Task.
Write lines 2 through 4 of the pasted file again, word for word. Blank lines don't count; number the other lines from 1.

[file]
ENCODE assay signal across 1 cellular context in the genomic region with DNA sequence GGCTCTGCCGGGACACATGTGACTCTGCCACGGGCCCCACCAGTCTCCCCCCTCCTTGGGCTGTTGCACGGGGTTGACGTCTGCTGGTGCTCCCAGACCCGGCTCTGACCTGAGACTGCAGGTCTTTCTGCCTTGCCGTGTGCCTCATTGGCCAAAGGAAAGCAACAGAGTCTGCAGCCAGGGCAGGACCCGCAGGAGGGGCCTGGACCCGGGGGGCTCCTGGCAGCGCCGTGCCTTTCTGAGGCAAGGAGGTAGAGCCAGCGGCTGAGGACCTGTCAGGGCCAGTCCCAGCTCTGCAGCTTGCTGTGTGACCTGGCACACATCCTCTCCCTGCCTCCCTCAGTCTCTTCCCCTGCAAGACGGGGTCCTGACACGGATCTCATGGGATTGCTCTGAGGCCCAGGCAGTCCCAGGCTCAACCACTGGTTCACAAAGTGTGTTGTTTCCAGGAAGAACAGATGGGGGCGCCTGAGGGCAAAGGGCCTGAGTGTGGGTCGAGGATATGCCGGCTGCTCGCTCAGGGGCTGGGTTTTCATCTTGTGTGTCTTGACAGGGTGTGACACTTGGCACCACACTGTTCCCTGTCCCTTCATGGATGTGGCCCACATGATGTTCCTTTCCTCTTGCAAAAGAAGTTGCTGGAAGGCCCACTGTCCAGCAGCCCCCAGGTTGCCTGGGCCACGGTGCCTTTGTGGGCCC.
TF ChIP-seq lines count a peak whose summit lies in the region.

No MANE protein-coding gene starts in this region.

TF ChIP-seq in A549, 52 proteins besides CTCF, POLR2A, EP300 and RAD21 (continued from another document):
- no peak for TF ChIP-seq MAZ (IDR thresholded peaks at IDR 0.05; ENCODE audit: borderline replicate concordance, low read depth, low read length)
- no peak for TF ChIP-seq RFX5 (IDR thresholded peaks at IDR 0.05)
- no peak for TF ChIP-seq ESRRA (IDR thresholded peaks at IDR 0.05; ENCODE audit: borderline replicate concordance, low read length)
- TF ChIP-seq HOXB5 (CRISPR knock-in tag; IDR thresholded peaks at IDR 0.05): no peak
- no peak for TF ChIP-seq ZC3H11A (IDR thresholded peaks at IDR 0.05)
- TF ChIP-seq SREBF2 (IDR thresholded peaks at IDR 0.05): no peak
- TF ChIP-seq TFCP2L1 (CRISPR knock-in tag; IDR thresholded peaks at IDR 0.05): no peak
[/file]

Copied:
TF ChIP-seq lines count a peak whose summit lies in the region.

No MANE protein-coding gene starts in this region.

TF ChIP-seq in A549, 52 proteins besides CTCF, POLR2A, EP300 and RAD21 (continued from another document):